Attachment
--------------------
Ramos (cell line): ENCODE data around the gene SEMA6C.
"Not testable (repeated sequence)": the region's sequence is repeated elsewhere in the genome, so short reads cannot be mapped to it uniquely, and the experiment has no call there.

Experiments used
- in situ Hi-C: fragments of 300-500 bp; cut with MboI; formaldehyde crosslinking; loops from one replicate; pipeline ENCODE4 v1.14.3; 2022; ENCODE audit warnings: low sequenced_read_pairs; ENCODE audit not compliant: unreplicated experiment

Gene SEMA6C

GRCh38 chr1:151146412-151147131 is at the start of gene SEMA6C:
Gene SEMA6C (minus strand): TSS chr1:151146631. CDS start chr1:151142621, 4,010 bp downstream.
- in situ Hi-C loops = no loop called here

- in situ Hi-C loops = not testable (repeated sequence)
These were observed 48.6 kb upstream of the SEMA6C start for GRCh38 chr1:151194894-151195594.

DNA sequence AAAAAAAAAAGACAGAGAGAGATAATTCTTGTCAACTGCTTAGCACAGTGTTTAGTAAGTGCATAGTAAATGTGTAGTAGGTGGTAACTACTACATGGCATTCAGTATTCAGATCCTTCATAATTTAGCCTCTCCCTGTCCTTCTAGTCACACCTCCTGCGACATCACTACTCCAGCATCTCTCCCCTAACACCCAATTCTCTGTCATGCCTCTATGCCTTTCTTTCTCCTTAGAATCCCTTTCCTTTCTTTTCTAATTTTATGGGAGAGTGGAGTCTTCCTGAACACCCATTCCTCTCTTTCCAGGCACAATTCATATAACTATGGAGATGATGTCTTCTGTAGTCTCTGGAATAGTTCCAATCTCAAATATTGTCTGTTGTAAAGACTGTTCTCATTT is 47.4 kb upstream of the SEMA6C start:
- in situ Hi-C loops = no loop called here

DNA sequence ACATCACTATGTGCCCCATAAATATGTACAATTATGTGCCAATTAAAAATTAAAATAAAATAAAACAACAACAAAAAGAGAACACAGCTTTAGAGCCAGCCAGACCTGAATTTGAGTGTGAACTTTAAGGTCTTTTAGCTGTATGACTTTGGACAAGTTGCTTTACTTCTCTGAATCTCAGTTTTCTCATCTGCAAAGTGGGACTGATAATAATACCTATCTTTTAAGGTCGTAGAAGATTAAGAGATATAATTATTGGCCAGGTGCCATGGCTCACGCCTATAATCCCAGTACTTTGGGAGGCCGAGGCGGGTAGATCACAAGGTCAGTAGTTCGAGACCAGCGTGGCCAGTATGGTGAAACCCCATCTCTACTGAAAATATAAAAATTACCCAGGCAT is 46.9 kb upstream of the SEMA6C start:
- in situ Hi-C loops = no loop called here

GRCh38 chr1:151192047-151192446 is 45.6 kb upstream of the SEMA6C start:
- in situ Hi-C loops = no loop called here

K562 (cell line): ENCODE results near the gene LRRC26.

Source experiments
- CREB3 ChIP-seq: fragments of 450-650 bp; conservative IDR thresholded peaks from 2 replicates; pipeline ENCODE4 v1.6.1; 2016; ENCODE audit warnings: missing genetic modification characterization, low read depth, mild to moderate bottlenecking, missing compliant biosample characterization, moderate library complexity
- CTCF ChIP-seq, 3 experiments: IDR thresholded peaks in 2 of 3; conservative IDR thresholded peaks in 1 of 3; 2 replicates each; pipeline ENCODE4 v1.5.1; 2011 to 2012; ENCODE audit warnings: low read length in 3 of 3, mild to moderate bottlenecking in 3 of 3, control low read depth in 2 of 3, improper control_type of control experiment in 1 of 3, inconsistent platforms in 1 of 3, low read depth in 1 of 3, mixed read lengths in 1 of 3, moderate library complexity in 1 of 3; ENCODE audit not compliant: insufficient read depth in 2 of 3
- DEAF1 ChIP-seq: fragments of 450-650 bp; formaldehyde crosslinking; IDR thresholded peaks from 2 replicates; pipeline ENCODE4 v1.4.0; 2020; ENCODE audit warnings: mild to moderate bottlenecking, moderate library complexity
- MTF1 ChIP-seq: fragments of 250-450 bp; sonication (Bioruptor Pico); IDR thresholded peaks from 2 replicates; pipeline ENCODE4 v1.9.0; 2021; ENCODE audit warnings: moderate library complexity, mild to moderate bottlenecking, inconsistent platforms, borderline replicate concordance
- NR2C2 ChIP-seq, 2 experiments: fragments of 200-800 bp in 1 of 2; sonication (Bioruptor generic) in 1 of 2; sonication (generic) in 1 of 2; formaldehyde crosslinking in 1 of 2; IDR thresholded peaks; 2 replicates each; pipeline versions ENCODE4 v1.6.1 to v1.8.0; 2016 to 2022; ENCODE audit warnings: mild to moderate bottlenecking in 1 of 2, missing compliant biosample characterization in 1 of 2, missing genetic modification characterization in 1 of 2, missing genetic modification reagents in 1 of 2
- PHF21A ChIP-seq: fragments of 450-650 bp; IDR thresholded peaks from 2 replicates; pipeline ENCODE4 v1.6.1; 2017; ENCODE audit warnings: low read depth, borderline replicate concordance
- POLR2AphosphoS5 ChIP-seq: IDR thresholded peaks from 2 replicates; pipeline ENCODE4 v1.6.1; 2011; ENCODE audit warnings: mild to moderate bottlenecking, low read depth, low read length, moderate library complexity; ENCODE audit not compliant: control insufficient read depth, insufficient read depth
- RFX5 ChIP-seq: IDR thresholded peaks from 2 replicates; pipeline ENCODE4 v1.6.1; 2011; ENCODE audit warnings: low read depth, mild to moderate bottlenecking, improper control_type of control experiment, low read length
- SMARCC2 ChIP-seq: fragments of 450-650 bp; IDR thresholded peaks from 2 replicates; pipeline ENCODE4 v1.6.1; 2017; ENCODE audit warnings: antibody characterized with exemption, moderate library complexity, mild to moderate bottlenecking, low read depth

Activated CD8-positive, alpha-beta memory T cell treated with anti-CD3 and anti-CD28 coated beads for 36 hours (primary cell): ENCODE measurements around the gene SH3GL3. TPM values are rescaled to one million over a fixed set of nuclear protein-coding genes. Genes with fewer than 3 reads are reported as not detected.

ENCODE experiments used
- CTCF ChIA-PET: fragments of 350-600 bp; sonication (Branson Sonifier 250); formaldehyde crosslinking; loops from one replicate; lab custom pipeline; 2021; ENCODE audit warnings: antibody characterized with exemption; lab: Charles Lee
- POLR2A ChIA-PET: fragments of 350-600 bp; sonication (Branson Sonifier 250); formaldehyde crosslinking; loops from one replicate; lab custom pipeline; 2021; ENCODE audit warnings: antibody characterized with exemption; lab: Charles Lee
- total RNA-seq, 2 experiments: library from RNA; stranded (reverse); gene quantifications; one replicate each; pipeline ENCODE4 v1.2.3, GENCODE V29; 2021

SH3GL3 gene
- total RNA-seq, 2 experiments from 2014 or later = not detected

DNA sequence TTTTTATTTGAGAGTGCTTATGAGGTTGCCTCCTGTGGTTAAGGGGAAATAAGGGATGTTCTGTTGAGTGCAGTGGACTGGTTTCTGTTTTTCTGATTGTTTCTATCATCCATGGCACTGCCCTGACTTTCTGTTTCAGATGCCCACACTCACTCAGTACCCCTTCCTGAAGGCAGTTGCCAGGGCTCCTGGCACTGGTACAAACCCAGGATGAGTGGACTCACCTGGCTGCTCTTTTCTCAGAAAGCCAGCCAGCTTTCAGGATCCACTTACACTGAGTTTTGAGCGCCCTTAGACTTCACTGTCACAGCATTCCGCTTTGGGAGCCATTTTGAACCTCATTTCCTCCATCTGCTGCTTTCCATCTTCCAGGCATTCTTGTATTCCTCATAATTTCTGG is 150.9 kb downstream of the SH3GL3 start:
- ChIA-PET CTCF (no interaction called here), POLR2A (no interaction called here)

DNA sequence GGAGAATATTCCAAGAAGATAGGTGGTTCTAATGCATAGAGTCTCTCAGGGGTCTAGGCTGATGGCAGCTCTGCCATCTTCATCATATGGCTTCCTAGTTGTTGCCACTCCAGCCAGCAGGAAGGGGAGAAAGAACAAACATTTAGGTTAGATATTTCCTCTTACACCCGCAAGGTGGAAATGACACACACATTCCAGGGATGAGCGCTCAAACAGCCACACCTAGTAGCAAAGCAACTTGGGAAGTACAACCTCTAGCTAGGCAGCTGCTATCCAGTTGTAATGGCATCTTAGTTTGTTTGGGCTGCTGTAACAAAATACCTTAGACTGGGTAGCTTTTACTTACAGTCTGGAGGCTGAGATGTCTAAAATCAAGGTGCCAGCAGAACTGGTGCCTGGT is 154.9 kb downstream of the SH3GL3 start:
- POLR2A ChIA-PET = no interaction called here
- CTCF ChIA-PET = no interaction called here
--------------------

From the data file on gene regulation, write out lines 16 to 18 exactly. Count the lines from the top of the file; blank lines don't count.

- in situ Hi-C loops = no loop called here

K562 (cell line): ENCODE results near the gene LRRC26.

Source experiments